It is a strange assemblage of power and memory in that city, driven by the need to venerate the powerful, and the problem with having a history partly built on revolution and fights for civil rights. There’s not much “sticking” in people’s throats if you remember ROAR and other violent protests against desegregation in Boston. “The Soiling of Old Glory” is a particularly powerful image of, well, Boston, really. This happened all over the US, but the combination of elements seems typical of Boston. Boston has given up on busing today, but even when desegregation was declared a success, some schools remained segregated, but that was fine, Boston’s courts declared, because “the racial imbalance is rooted not in discrimination but in more intractable demographic obstacles.” – Which, I mean. I can’t currently locate my copies of Mike Davis books, but I wonder whether there’s an equivalent story of Boston to Davis’ narrative of Los Angeles and its shifting interests of power that moved poverty through the city. Much, also, in the area of Boston that I lived, reminded me of Davis’ discussion of an “informal proletariat.” Without wanting to misuse both of these writers, I think one interesting aspect of Boston is that it has not become one of Deleuze’s fields of becoming, of possibilities. Boston’s racially segregated areas are more like Geertz’s “splinters.” Maybe it’s not a huge surprise that some of the theories of global assemblages that came out of the current re-evaluation of Deleuze’s work, particularly his seductive, but vaguely defined term of “becoming,” are often connected to personal or academic privilege; I mean there’s a lot of criticism of class and race that seems quite oblivious to the writer’s own position in these issues. I think writers like Davis have a much more accurate and unromantic view of the structural strictures of power. Agamben doesn’t necessarily apply here, because black life is clearly circumscribed by power. But then, there’s Shaw’s regiment. Or, in central Amsterdam, the prostitution. Prostitution there, as in many places, is often /though not always) based on an exploitative model, and has always had an odd place regarding legality. As a tool of patriarchy, the industry has always come close to what Agamben describes as “bare life” (incidentally – I wonder whether there are studies on how to apply the first three books of the “Homo Sacer” project to prostitution). In Netherlands, prostitution is legal, but there are around 7,000 trafficked women there, including many in the so-called “window prostitution.” The popular red light district in Amsterdam, 5 minutes by foot from Amsterdam Centraal, is dotted with brothels, and women who present themselves to an international male audience. This physical transparency doesn’t lead to more safety necessarily. And there’s an odd phenomenon that I haven’t noticed last time I was there. There was always the odd encounter of the brothels surrounding Oude Kerk, the big old church in the middle of the red light district. Now there are a few bars that are advertised on being in the rooms of old brothels, and a “prostitution museum” right next door to sketchy looking brothels. The ideological structure of museums is replicated by the streets surrounding that specific museum, in a strange assemblage of power, ideology and patriarchy. Amsterdam’s old houses represent the country’s connection to (and profits from) colonialism, and the foreign prostitutes, 7,000 of which (it bears repeating) are trafficked, mirror the same thing on a smaller level.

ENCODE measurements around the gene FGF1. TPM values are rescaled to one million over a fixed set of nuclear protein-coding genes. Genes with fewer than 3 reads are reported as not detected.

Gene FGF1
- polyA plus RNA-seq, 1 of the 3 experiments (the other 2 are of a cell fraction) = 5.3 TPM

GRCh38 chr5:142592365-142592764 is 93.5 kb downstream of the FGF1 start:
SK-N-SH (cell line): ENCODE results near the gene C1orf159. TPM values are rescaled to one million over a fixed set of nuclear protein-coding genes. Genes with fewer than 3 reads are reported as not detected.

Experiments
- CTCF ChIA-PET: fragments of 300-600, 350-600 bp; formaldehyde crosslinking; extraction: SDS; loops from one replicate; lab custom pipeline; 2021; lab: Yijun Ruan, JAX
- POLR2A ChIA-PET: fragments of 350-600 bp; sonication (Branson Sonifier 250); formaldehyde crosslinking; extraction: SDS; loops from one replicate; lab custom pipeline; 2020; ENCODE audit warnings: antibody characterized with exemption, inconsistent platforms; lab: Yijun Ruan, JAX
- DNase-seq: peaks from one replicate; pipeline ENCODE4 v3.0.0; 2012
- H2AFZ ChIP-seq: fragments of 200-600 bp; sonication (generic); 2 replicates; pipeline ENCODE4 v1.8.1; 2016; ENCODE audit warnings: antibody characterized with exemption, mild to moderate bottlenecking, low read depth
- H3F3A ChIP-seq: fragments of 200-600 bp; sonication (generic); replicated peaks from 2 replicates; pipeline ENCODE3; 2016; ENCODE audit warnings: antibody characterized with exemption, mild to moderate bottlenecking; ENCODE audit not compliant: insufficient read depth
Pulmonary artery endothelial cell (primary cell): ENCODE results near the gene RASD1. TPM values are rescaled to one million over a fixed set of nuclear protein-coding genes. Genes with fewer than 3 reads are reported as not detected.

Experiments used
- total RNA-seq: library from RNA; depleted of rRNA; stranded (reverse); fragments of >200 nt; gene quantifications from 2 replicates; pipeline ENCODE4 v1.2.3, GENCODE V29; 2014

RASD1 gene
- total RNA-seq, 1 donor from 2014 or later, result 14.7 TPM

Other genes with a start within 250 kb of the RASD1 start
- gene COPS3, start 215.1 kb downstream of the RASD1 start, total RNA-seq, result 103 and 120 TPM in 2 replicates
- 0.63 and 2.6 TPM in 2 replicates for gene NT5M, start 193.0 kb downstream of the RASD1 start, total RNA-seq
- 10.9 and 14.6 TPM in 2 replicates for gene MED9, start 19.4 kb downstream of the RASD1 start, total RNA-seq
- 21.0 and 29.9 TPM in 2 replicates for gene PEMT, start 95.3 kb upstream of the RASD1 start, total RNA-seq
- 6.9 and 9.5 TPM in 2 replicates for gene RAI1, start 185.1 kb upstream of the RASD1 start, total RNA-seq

Lowell’s comment about the Shaw memorial representing a “fishbone in the city’s throat” contrasts to Berryman’s much longer poem about “Boston Commons.” At that period, Berryman lacked the sharpness and instinct of his later poetry and the poem, in all its meandering length, lacks Lowell’s view of history. It’s difficult to write the poem Lowell wrote any better than he did. But Berryman’s poem achieves something else. Into the faux-heroic platitudes, and the silliness of lines like “(q)uestion / Your official heroes in a magazine,” Berryman mixes, in small doses the questioning, confused mind of a middle aged man trying to grapple with everything. The poem is bracketed by “the impressive genitals / Of the bronze charger” and a slumped, lifeless body. The tension between Shaw’s memorial on one side of the street and the State House on the other is resolved by the two poets in different ways. Lowell offers a broad historical view and a criticism of the city and its history. Berryman doesn’t have that in him. But his confusion is more true, I feel to the reality of Boston I saw, and this applies to Amsterdam too. Somehow, both cities have inoculated themselves against the bug of criticism as visible in the way the cities support these intense tensions within less than a minute of walking distance. But they have not moved on to a clear, clean space. They are suspended where Berryman’s poem is, in the darkness of ideology, and the pushing forces of ideology. Erik Wolf writes about how ideology transmutes class difference and how it asks for minor histories to be folded into the larger history of a people or a country. In an interesting way, Boston, by resisting the global assemblages, by refusing to turn into a Deleuzian Body without Organs, does an enormous job of retaining the structure of power. An open air museum, repressive, but beautiful.